It is believed that Juma’s murder was a similarly well-planned event, involving some of the powerful individuals he associated with. For one, the assailants seemed to act under clear instructions; they trailed Juma, appeared to be aware of his movements, and avoided areas with CCTV surveillance. The exact ambush spot for Juma’s car is unclear, but the assassins shot him on Ngong Road, where there are no security cameras.
It is not clear whether Juma was assassinated because of his business dealings or his political stand. However, what is clear is that he had felt his life was at risk as early as a year before his death. And he had spoken about his impending demise on several occasions, something that troubled his family and followers. According to Philip, the family had known that Juma’s life was most likely at risk: ‘Before he died, he talked about his life being in danger on social media, and also confided to us as a family. We helped him to go and record statements about it. The law enforcers did not take any action after the report. We remained worried about his life until the unexpected happened – he was shot by unknown people in cold blood.’
Similarly, although the government promised to investigate his death and punish those responsible, nothing has yet been said about the progress of the investigations. Philip spoke of the agony the family has been in since his brother died. In a shaky and heavy voice, he said: ‘We have not heard anything concerning the investigations that the government promised to give us. It has all been silence, all through. There is nothing going on, no communication even from government about our brother’s death. They promised to investigate and bring to book the killers.’ He continued: ‘As a family we have been praying, and still do so, that we will get justice concerning the death of our brother. Our brother spoke about corruption and condemned those behind it and later he lost his precious life.’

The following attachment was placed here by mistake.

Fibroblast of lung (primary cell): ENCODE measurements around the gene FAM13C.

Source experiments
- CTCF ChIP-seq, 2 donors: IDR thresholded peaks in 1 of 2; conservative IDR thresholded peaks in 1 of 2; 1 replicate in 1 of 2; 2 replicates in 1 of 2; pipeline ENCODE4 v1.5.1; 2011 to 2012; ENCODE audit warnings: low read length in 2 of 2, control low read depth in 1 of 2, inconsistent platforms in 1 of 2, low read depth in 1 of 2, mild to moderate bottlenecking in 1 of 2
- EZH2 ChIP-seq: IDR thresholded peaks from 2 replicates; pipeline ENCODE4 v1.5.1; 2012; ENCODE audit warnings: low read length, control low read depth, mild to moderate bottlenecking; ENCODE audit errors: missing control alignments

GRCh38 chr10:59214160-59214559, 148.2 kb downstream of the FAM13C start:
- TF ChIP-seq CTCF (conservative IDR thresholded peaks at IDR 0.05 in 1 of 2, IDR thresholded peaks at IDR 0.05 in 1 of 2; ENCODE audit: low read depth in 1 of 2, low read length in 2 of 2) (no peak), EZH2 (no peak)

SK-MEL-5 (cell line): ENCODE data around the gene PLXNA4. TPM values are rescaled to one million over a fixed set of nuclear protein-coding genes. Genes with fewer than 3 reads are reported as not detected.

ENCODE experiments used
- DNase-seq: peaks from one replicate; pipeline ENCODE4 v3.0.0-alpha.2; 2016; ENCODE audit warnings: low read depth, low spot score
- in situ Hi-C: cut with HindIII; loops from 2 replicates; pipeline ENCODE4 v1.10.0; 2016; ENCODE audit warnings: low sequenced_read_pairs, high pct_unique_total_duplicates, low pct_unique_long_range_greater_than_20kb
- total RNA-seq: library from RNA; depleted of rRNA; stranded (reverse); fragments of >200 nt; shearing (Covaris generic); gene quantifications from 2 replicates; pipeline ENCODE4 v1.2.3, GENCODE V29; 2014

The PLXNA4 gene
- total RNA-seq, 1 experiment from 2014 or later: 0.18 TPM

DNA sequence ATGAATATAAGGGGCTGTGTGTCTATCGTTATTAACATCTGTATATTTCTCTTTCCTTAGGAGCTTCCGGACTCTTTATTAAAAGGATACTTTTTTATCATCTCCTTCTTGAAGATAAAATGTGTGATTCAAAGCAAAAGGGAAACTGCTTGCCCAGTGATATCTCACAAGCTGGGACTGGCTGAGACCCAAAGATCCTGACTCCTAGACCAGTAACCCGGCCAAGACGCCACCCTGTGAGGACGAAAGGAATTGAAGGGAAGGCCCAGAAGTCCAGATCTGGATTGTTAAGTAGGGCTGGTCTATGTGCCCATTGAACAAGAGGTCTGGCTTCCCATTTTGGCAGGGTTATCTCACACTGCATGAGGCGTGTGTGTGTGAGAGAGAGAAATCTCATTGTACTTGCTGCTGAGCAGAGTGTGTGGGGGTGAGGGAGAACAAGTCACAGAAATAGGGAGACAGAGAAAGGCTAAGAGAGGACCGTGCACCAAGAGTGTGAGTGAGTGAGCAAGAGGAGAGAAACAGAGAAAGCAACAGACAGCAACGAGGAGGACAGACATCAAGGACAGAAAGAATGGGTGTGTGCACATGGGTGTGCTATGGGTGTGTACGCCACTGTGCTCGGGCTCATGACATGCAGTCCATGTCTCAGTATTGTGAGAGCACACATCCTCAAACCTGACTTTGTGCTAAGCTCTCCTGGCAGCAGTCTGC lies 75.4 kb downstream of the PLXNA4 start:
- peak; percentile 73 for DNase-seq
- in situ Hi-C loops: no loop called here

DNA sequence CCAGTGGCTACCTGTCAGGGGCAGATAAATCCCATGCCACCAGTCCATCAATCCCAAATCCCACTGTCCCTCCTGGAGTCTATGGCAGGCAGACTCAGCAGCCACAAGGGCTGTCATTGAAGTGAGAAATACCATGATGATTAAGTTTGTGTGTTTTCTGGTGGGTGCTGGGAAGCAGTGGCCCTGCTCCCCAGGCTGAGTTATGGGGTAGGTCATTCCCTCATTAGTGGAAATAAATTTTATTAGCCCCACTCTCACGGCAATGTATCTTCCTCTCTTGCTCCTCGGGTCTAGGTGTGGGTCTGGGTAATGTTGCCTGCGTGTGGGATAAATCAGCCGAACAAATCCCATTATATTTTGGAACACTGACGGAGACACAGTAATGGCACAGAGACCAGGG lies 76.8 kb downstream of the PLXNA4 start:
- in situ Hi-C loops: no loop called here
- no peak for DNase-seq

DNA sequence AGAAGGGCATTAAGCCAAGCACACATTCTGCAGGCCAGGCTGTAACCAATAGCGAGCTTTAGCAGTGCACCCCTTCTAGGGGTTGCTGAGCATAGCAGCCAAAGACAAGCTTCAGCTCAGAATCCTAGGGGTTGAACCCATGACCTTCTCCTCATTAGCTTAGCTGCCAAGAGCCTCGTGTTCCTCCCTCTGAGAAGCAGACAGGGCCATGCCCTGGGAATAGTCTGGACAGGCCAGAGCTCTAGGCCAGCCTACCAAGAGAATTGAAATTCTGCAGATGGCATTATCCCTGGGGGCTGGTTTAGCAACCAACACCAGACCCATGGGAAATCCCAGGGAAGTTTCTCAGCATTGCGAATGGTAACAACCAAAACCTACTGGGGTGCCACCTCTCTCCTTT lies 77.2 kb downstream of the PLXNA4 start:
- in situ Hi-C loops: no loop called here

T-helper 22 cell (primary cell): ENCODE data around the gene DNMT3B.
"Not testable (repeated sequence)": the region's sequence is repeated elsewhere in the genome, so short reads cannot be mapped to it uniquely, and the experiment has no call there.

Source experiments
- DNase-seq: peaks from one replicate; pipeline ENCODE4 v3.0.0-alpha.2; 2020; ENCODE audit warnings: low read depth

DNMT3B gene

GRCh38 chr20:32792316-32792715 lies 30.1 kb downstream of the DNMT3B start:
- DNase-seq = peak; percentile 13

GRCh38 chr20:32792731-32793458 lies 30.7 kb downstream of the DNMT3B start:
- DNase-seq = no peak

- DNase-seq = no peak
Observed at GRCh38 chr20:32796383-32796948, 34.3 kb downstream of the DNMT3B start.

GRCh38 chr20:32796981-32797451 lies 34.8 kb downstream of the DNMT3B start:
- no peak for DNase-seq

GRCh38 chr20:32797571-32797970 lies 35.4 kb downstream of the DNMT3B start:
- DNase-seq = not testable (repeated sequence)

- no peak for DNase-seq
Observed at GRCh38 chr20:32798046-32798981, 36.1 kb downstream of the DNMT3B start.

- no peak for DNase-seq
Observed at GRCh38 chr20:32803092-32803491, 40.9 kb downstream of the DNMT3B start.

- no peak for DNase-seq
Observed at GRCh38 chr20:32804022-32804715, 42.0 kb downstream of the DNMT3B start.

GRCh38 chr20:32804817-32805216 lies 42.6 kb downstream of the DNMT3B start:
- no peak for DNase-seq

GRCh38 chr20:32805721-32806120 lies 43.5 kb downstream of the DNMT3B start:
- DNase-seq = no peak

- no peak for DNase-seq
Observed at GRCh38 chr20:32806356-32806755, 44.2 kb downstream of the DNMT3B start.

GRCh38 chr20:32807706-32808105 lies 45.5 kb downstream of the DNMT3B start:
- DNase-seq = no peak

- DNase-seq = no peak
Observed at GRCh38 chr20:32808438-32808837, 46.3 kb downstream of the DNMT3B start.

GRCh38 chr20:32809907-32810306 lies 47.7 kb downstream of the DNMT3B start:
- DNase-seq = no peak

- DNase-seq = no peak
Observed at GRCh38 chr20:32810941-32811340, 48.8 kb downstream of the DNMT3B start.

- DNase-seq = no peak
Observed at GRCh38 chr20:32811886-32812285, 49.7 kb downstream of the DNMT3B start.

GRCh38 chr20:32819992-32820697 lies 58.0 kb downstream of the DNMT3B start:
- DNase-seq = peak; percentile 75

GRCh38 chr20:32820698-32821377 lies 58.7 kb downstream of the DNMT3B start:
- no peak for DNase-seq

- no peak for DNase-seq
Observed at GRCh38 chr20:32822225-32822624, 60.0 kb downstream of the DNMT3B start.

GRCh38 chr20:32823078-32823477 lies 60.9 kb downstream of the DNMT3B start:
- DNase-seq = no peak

According Musamali, it cannot be ascertained with any certainty whether Juma’s death was an assassination, because no investigation has been done. However, he admitted that it is the most likely possibility: ‘He might have been killed by a criminal gang or any other organized group that could have targeted him because of his business deals and political associations. But, largely, we can say it was an assassination.’
Musamali added that investigations on such cases are always complex because whoever does this kind of killing makes sure there is no evidence left behind. Indeed, Ndegwa Muhoro, the director of the Criminal Investigation Department (CID) at the time of Juma’s death, confirmed that Juma’s killers had tampered with the scene of the crime after shooting him several times.
But a second problem facing such investigations is the lack of police autonomy. ‘In Africa we do not have independent police units,’ Musamali said. ‘This makes it difficult to follow up on these cases because of political inclination. There is usually no political will and lack of concern by police when they realize the nature of the death.’
According to a 2016/17 human-rights report by Amnesty International, security forces in Kenya carried out enforced disappearances, extrajudicial executions and torture with impunity during this period, resulting in the deaths of at least 122 people by October 2016, all of them members of the political opposition, civil-society activists or journalists. And while Kenya’s Ethics and Anti-corruption Commission states that at least 30 per cent of GDP – equivalent to about US$6 billion – is being lost annually to corruption, the death of Juma and others highlights the human cost of government misdealings.